The Eighth…

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This is part two of an ongoing series where we examine the Psalms greatest hits. This is not a “deep-dive” exegetical series to titillate the intellect. If the Psalms are not experienced deep within the soul, then the words are lost on us. My purpose in this series is to cut through the exoskeleton and veneer, and allow the bottomless well of love captured in these words to burst out and take us where they may.

O Lord, our Lord, how majestic is your name in all the earth!

This phrase which begins and ends the 8th Psalm, serves as bookends which hold three profound trajectories of thought. These are:

  1. The gravity and glory of God is mostly beyond us, but we can perceive it in small corners of experience.

“You have set your glory above the heavens. Out of the mouth of babies and infants, you have established strength because of your foes, to still the enemy and the avenger.”

God is often revealed to us in paradox. Small things under the right light are anything but small. It seems unlikely that a baby could still our enemy. Have you noticed that some passing moments possess more depth and beauty than our frailty can bear? There is a world of experience just beyond the purview of our senses of which we know almost nothing. The love we cherish in life is borrowed and invisible, but displaces the daily horrors we all face. If we slow down long enough, if we look deep enough, behold, it’s all right here. Right now. Heaven really has come to us. We can join it’s flow each moment.

2. Contemplating creation makes us feel small and births deeper existential questions.

“When I look at your heavens, the work of your fingers, the moon and the stars, which you have set in place, what is man that you are mindful of him,
and the son of man that you care for him?”

From the tiny moment of bigness erupts questions about our juxtaposition within it all. We are more than observers, we are also somehow participants. The tiny insect on a tiny leaf is amazing as we look at it and contemplated it. How much more the vast universe into which we find ourselves. In light of modern science, the mere scale of the universe shrinks us to something much smaller than the insect in our gaze. Who are we? Are we alone? Do we have a real and lasting purpose? Does God give us more consideration than we give this bug?

3. Humanity is not inconsequential, but shares and participates in the glory of God and creation.

“Yet you have made him a little lower than the heavenly beings and crowned him with glory and honor. You have given him dominion over the works of your hands; you have put all things under his feet, all sheep and oxen, and also the beasts of the field, the birds of the heavens, and the fish of the sea, whatever passes along the paths of the seas.”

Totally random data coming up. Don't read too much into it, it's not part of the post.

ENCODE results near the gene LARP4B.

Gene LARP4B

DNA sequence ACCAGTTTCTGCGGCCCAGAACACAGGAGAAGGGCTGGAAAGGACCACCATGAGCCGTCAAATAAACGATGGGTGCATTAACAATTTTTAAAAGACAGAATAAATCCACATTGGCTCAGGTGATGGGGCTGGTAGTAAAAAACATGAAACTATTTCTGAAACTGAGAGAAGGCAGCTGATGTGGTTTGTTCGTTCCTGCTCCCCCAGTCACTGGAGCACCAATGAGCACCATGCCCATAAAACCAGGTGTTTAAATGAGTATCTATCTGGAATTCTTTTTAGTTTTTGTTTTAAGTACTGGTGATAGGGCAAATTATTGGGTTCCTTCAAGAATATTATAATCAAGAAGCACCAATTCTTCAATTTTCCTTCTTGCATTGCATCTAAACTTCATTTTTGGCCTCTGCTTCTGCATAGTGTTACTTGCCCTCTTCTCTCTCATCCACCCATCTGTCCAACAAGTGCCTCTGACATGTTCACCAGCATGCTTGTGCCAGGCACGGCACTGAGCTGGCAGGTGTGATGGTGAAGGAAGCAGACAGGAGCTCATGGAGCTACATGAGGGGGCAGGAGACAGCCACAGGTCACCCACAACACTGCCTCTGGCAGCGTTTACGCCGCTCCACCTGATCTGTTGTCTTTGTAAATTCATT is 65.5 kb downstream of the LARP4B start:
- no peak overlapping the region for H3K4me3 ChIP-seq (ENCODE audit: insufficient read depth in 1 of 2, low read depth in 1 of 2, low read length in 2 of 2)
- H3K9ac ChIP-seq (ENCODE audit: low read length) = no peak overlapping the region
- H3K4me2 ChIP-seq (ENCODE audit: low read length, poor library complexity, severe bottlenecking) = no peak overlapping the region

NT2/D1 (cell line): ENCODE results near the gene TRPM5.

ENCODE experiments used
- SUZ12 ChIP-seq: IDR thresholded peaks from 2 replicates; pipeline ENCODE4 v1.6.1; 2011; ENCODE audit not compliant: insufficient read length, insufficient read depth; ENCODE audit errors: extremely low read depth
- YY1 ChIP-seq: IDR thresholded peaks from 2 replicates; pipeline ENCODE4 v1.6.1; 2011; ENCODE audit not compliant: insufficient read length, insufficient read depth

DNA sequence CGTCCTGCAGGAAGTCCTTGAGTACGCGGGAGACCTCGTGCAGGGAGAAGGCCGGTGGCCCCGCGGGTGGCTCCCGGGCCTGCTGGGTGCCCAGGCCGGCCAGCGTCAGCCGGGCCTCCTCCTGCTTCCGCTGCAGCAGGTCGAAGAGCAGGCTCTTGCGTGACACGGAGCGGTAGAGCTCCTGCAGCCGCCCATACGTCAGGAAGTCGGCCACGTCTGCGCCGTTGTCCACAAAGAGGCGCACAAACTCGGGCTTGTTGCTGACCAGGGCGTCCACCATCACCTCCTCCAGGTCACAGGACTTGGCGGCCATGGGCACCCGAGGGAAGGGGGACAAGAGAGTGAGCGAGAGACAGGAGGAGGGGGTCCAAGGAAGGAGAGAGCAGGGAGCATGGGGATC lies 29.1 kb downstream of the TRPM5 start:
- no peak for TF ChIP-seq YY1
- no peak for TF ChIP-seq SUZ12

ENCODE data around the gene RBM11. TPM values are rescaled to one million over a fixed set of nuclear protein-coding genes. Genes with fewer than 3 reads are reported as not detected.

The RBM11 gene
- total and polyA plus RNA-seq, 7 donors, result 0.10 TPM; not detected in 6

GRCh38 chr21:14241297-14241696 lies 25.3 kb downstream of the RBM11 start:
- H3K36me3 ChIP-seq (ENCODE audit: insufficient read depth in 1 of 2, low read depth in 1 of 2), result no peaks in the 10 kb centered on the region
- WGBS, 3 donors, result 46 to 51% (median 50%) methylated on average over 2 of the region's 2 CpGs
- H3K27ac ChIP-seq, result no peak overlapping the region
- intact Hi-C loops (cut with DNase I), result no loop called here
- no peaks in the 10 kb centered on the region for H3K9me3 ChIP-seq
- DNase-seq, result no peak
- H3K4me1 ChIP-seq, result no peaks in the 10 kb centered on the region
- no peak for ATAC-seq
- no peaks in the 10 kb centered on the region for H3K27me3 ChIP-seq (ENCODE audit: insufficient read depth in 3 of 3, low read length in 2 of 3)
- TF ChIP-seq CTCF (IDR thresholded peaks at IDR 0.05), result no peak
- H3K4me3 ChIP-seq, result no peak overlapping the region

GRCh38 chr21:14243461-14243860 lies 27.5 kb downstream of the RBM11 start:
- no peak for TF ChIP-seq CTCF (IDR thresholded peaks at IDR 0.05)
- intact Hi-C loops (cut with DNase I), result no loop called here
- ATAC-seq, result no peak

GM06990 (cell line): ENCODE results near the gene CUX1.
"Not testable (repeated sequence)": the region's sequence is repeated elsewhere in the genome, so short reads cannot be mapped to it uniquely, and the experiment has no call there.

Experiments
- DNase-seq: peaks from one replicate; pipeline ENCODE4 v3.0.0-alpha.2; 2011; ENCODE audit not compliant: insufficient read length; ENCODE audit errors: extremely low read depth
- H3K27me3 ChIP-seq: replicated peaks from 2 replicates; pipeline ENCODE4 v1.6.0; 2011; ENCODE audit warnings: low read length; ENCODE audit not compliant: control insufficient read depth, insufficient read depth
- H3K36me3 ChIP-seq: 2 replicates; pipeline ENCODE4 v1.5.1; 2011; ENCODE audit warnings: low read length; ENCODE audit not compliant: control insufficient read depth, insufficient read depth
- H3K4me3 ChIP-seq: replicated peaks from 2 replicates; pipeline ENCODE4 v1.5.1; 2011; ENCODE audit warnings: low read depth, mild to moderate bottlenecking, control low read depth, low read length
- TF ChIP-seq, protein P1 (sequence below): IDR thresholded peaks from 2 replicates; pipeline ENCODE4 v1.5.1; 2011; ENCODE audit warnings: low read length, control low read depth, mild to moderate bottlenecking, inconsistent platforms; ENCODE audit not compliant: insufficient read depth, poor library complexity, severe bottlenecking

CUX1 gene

Despite evolutionary theory’s necessity to reduce us to the gaseous expulsion of a neighboring star, there is clearly something profoundly unique about humanity compared to all other living species. Our ability to self reflect, to contemplate, and to explore and know something of consciousness itself means that we live beyond a perfunctory instinct modality. That we can lead, shape, direct and exploit all aspects of creation reveals that we are endowed with power and purpose even when we fail to grasp what it may be. Our impact proves we are co-creators. Oh that we would take this to heart. Would that our powers were used to create heaven rather than a hell.

I’d like to invite you to create some sacred space and pay attention to your soul. Sit with nature. Be still by a river, a tree or in a breeze. Start at the sense level, what do you feel? Perceive? Try and turn everything mechanical off. Notice your thoughts (if you can) but don’t let them take you away. Just observe and come back to now. Contemplate your juxtaposition in the universe. Are all the things that consume your energy going to matter in a 100 years? You are not disconnected from anything. Though a small part, you are an integral part, just as I am and everyone else. In this place, who are you? What is your real name? Not your indexes, but who are you? Stay as long as you can. Come back as often as possible.

May the tiny insect along with the vast universe reveal and inspire our greater purpose in God and in creation. May we pause along with the psalmist to take in just who we are as well as who we aren’t. May the answer come which fills us to overflowing: we are not our job titles, we are not our last name, we are not our zip code, our clothes, our car our are friends, we are not what is wrong nor what is right with us, we ARE simply the beloved of God, just like everyone else.

May we live we actually believe it.

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